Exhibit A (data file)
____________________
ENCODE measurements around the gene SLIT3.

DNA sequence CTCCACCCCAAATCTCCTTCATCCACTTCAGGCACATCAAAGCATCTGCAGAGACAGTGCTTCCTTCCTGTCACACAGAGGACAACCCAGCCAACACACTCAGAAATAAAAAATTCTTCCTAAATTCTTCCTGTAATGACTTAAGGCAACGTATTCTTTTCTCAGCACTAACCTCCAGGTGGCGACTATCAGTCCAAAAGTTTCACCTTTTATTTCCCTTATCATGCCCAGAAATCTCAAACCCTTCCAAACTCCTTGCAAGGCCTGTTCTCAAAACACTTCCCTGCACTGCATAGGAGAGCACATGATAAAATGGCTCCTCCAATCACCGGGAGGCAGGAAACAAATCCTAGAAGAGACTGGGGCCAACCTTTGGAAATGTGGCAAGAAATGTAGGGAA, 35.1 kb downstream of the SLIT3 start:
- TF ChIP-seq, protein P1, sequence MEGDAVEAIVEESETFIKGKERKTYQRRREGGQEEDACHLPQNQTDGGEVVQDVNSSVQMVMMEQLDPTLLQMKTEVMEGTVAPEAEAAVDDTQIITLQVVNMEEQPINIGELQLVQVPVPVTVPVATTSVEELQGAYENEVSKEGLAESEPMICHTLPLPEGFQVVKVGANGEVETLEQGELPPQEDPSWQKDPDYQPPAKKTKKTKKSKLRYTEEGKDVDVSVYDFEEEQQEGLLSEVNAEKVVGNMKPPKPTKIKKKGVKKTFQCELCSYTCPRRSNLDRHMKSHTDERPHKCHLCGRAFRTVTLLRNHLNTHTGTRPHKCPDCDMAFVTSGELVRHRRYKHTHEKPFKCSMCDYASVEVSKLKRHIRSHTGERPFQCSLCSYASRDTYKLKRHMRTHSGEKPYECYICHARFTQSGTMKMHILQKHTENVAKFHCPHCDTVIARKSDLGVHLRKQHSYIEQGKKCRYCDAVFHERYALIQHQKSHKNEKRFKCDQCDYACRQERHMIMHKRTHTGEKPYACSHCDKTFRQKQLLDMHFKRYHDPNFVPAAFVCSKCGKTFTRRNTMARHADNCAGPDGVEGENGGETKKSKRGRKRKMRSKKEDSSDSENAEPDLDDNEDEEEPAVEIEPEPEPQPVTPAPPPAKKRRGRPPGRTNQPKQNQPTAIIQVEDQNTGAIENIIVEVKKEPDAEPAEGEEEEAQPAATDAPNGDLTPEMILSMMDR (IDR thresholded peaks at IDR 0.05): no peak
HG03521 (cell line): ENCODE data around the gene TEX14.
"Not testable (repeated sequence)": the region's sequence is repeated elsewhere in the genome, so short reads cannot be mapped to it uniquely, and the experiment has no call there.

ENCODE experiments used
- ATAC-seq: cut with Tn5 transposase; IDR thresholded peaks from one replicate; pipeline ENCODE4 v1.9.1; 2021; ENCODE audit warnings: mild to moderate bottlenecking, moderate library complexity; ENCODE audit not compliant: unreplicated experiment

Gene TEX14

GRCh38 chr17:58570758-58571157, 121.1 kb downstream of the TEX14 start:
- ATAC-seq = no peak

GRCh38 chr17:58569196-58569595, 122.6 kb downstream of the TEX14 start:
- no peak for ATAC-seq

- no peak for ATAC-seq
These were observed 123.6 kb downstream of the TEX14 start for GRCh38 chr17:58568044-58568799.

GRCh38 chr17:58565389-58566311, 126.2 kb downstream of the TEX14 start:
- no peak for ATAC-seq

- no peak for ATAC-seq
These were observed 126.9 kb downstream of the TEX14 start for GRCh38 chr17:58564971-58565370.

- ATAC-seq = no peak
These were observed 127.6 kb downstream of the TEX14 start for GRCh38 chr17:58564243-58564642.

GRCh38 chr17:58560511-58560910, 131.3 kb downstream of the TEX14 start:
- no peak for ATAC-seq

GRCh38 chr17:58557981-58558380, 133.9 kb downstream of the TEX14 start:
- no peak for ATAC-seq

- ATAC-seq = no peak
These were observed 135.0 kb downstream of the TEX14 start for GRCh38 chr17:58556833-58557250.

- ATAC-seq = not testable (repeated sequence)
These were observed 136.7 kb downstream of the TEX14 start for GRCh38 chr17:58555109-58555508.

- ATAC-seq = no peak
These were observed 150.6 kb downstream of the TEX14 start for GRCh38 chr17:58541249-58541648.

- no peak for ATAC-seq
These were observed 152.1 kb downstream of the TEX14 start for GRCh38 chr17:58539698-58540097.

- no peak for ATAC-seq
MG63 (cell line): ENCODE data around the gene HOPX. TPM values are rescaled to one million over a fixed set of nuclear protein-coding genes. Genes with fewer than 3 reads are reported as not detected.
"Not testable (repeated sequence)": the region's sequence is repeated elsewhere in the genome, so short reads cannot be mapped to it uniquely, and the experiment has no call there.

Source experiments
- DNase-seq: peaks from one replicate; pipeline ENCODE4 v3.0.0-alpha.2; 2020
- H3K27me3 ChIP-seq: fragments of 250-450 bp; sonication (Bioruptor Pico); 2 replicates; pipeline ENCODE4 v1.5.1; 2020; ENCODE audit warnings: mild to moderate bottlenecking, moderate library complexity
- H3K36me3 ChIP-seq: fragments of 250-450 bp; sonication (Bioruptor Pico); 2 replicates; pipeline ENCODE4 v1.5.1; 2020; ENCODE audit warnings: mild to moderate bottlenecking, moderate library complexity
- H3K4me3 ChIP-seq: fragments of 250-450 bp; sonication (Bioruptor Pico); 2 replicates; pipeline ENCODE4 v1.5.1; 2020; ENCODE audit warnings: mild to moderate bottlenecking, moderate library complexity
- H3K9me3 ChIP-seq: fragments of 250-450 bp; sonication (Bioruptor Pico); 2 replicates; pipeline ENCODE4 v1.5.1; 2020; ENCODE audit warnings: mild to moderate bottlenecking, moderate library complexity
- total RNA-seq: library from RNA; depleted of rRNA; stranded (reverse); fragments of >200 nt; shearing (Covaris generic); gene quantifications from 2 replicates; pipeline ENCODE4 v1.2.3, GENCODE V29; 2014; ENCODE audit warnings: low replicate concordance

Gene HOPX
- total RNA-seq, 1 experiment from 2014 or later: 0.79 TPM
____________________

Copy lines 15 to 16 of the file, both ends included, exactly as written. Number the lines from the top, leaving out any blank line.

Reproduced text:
GRCh38 chr17:58565389-58566311, 126.2 kb downstream of the TEX14 start:
- no peak for ATAC-seq